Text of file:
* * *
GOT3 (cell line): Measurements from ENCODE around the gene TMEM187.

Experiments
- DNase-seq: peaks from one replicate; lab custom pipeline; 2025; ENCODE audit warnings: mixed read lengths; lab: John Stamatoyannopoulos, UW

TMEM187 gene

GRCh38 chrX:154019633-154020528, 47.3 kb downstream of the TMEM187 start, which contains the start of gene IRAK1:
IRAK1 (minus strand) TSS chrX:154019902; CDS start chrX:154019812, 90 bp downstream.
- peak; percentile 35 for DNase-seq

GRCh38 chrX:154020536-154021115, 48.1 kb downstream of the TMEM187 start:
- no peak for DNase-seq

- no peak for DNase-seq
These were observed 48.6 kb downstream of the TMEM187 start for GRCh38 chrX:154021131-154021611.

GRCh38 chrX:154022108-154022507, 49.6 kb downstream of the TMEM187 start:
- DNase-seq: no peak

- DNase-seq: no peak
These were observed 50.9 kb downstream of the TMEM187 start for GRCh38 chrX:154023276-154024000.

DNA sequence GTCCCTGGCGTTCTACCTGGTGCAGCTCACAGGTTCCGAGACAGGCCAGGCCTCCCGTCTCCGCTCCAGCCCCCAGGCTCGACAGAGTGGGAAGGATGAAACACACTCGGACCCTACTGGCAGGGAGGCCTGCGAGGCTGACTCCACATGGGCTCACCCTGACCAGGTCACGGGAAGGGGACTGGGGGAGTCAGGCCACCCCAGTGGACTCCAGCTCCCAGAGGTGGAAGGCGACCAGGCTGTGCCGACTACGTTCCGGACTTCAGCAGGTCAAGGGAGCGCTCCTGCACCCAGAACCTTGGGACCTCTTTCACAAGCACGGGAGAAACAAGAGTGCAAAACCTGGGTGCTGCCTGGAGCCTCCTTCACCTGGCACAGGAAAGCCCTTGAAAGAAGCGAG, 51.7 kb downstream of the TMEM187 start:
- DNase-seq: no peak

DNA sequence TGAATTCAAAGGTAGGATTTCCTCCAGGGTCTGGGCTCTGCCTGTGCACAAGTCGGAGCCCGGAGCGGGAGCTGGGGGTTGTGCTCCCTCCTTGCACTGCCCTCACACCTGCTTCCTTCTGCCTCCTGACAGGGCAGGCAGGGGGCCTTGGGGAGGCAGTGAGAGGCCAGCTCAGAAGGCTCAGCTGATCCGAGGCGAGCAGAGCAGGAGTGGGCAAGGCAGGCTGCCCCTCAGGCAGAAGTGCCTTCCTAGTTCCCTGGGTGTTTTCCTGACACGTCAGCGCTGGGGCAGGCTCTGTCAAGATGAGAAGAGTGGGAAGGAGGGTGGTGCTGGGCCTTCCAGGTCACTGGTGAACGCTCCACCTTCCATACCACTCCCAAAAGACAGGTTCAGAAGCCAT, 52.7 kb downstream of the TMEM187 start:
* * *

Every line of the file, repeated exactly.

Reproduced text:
GOT3 (cell line): Measurements from ENCODE around the gene TMEM187.

Experiments
- DNase-seq: peaks from one replicate; lab custom pipeline; 2025; ENCODE audit warnings: mixed read lengths; lab: John Stamatoyannopoulos, UW

TMEM187 gene

GRCh38 chrX:154019633-154020528, 47.3 kb downstream of the TMEM187 start, which contains the start of gene IRAK1:
IRAK1 (minus strand) TSS chrX:154019902; CDS start chrX:154019812, 90 bp downstream.
- peak; percentile 35 for DNase-seq

GRCh38 chrX:154020536-154021115, 48.1 kb downstream of the TMEM187 start:
- no peak for DNase-seq

- no peak for DNase-seq
These were observed 48.6 kb downstream of the TMEM187 start for GRCh38 chrX:154021131-154021611.

GRCh38 chrX:154022108-154022507, 49.6 kb downstream of the TMEM187 start:
- DNase-seq: no peak

- DNase-seq: no peak
These were observed 50.9 kb downstream of the TMEM187 start for GRCh38 chrX:154023276-154024000.

DNA sequence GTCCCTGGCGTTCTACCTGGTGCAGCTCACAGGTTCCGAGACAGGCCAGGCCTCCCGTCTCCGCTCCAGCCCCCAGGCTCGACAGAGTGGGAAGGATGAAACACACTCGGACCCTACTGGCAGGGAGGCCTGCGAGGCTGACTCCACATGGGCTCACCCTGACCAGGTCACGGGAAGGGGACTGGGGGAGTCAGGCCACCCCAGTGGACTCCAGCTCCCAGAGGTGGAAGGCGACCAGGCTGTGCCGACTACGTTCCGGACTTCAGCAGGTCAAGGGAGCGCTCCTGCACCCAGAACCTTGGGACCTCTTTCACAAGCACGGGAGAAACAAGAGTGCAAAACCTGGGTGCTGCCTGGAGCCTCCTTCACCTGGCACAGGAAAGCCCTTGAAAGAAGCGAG, 51.7 kb downstream of the TMEM187 start:
- DNase-seq: no peak

DNA sequence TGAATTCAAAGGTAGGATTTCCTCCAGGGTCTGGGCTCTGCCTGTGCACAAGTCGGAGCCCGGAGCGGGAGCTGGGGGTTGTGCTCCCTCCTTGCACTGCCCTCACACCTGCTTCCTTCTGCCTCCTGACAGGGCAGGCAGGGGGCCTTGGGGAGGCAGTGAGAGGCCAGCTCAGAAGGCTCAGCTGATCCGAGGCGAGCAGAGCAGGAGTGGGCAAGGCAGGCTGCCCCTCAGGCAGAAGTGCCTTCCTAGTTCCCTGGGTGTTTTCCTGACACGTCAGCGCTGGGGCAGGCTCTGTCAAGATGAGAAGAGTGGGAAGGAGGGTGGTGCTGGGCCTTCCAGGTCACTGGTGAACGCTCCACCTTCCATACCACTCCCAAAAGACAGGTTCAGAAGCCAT, 52.7 kb downstream of the TMEM187 start: